TST protest targets H&M
Around a dozen people protested outside an H&M store in Tsim Sha Tsui yesterday after the fashion brand said it would boycott Xinjiang cotton.
Members of the pro-Beijing group Same Heart Association chanted slogans and held placards outside the store on Canton Road, demanding the Swedish clothing retail group apologize.
"The so-called forced labor in Xinjiang and other accusations are fictitious and American and other Western politicians have hyped the Xinjiang issue," a woman said.
They also criticized H&M and the world's largest cotton sustainability program, Better Cotton Initiative, for boycotting Xinjiang cotton based on "ridiculous reports" and accused them of "colluding with anti-China forces in Western countries."
An online petition demanding H&M apologize was also started by a number of pro-establishment figures yesterday, including Democratic Alliance for the Betterment and Progress of Hong Kong lawmaker Ben Chan Han-pan.
They said the brand had made "unfounded and unreasonable" accusations on Xinjiang and called on people to stop buying and wearing its products until H&M apologizes or retracts the accusations.
The protest and petition came as H&M was attacked on Chinese social media last week regarding its announcement that it would stop using Xinjiang cotton due to concerns over alleged forced labor in the autonomous region. A number of international brands, such as Nike, Adidas and Burberry, were also hit with boycotts in the mainland over the same issue, with many Chinese celebrities cutting ties with the brands.
Separately, the United States condemned China's sanctions against two American religious-rights officials and a Canadian lawmaker in a dispute over Beijing's treatment of minorities, including Uygur Muslims.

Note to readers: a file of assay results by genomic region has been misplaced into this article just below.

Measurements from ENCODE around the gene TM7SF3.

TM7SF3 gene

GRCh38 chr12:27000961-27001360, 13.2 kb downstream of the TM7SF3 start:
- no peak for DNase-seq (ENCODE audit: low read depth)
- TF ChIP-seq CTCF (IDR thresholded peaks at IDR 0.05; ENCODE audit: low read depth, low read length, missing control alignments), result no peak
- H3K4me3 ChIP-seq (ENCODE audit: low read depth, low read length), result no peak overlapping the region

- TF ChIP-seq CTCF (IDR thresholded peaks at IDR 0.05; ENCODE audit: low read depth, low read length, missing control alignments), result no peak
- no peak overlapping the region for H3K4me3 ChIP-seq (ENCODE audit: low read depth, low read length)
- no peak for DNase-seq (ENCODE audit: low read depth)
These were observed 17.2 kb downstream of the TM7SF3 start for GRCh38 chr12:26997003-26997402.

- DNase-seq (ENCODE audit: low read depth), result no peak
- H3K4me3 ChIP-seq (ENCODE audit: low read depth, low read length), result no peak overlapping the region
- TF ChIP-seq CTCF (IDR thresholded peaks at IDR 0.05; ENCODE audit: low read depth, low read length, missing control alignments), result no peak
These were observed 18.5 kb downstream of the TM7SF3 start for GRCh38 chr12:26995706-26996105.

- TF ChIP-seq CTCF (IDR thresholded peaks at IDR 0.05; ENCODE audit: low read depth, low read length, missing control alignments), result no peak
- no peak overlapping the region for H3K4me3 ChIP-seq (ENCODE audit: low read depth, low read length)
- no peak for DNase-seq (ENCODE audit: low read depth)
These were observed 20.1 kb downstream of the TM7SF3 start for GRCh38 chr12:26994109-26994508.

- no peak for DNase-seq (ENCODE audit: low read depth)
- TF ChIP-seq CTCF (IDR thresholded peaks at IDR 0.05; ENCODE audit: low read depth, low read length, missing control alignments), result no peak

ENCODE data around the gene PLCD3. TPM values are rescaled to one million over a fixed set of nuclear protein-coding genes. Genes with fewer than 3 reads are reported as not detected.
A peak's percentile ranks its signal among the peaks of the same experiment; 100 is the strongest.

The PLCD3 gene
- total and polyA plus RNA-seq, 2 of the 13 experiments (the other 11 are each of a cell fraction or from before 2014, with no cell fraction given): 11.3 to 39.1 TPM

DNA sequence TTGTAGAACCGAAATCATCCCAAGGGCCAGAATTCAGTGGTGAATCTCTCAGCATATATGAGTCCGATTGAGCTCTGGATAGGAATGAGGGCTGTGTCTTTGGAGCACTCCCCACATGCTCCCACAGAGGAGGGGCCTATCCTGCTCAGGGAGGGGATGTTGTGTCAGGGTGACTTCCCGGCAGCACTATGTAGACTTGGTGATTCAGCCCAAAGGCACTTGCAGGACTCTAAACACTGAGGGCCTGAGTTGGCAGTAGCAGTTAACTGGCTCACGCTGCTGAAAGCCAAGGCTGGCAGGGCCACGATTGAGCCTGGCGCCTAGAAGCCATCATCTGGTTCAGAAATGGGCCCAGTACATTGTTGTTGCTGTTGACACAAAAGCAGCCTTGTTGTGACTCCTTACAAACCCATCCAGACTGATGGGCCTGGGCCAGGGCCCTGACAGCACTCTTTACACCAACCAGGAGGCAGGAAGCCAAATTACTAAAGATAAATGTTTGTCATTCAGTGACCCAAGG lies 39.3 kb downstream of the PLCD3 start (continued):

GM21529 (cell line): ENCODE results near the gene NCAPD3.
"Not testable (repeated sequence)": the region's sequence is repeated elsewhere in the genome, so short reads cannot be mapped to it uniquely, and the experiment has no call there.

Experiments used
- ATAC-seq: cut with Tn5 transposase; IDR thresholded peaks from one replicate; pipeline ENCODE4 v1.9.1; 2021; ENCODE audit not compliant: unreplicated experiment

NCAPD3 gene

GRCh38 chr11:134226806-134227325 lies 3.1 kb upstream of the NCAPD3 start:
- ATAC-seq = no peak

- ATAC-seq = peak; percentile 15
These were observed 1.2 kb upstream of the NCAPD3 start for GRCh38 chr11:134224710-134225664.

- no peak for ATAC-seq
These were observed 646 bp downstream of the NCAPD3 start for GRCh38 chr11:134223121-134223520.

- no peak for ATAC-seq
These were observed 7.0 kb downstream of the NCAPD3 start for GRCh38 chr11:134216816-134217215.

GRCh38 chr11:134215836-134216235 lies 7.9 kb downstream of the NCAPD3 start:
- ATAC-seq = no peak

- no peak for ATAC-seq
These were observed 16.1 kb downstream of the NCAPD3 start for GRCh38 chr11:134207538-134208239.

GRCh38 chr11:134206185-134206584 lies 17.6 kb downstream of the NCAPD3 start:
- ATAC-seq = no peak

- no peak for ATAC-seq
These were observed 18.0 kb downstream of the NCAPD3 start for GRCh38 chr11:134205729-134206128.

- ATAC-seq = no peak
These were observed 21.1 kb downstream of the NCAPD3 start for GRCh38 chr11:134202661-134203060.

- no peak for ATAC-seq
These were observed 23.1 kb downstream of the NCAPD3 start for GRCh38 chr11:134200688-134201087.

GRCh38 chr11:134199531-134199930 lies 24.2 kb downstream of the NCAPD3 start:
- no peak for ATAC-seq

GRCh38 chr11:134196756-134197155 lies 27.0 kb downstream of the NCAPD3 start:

US Secretary of State Antony Blinken has said China's moves only contribute to the growing international scrutiny of the ongoing "genocide and crimes" against humanity in Xinjiang.
Beijing's sanctions followed those imposed by the United States, European Union, Britain and Canada last week for what they say are violations of the rights of Uygur Muslims and other Turkic minorities in Xinjiang, which Beijing repeatedly denies.
China sanctioned Canadian opposition lawmaker Michael Chong of the Conservative Party, who is the vice chairman of parliament's standing committee on foreign affairs and international development and its subcommittee on international human rights. The subcommittee presented a report alleging "atrocities in Xinjiang constitute crimes against humanity and genocide" this month.
In response, Chong said he would "wear [the sanctions] as a badge of honor.''
At the same time, Beijing said it will take measures against Gayle Manchin and Tony Perkins, the chairwoman and vice chairman of the US Commission on International Religious Freedom.
The foreign ministry said China is firmly determined to safeguard its national sovereignty, security and development interest, and "urges relevant parties to redress their mistakes."